Stricter funeral home regulations a victory for dead people -- and the people who love them
A funeral director allegedly tells a family that the county coroner recommended him to bury their twelve-year-old child -- when the law prohibits such recommendations. A mortuary embalms a body without the final okay from the family; in the meantime, the family decides to use a different mortuary. A funeral home improperly refrigerates a body, leaving it exposed for several days.
A Flickr photo. Keeping dead people in the kitchen is not okay.
These are some of the alleged violations a new state law is seeking to prevent. As of January 1, all Colorado funeral homes and crematories must register with the state Department of Regulatory Agencies. (So must athletic trainers, another new profession to be regulated by DORA in 2010.)
The point is to give consumers an official way to lodge complaints against funeral homes and crematories -- and to give the state a way to track those complaints to see if there are indeed widespread abuses in the funeral home industry, as the Colorado Funeral Directors Association has long alleged.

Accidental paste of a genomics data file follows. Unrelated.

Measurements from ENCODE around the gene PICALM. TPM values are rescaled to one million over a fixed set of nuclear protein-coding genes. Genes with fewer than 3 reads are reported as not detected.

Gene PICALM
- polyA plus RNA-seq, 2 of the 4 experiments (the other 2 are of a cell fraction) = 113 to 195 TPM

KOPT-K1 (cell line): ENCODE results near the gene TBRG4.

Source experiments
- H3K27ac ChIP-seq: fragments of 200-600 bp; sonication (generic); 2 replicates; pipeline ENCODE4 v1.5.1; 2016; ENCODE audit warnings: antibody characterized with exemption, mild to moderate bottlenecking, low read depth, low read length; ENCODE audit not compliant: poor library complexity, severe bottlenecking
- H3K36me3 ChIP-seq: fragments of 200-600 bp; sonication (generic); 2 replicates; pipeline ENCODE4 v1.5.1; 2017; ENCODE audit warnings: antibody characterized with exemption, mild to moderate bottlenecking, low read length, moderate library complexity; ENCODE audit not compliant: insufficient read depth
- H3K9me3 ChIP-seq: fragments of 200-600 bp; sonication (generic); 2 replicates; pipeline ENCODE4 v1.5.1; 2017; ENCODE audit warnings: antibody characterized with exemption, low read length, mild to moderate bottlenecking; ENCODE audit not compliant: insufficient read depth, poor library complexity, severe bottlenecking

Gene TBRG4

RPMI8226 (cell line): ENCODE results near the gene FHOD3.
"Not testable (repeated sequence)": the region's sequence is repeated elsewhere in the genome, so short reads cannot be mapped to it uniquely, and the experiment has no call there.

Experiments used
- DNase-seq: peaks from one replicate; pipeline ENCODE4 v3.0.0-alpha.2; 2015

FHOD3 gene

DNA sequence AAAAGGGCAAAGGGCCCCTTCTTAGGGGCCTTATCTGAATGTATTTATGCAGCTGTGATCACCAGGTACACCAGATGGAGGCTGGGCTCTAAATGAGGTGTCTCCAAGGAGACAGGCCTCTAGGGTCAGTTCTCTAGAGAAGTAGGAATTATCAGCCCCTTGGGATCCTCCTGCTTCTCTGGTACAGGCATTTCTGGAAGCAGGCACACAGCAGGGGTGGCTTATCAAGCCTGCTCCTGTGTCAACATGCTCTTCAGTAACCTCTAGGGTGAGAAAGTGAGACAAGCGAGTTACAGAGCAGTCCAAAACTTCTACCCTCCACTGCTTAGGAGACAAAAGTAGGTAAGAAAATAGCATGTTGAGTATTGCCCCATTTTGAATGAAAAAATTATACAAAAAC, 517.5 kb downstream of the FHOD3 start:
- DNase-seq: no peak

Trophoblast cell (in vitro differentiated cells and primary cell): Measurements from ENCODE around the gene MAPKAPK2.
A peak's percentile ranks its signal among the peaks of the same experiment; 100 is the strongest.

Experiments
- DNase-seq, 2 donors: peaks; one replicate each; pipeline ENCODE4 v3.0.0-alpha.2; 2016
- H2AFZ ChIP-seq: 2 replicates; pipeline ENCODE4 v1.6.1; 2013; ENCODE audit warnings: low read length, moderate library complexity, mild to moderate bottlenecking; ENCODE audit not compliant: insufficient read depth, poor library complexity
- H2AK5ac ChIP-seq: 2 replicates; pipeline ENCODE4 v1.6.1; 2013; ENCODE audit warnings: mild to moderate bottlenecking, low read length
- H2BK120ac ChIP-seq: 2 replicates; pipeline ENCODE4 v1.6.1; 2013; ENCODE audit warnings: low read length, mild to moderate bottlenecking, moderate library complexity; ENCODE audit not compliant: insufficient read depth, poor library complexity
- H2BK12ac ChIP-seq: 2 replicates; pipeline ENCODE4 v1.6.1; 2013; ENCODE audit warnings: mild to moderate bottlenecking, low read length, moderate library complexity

In fact, the CFDA asked for even stricter regulations, arguing, in part, that Colorado is the only state that doesn't license funeral-service practicioners, and thus serves as a haven for bad-news funeral directors kicked out of other states.
In 2007, DORA conducted a review of the state's funeral-service industry and concluded that there weren't enough examples of egregious practices to warrant strict regulations. Instead, it recommended that a funeral director at each funeral home be required to register with DORA. That funeral director would then be responsible for making sure everything at his or her home was on the up-and-up. Requiring registration, which costs $544 for funeral homes and $633 for crematories, would also allow DORA to investigate any complaints.
"This is an attempt to give consumers a place that if they have concerns about services they have received, they can go to to lodge those complaints," says Angie Kinnaird Linn, the director of the business and technical section of DORA. "Whereas before, there wasn't a place to do that."
DORA has been hosting informational sessions around the state for funeral directors and other businesspeople whose professions are being impacted by new DORA rules in 2010. The last session is tomorrow afternoon in Denver at DORA's headquarters building, 1560 Broadway.
Though the new law arguably benefits them most, the deceased are not invited.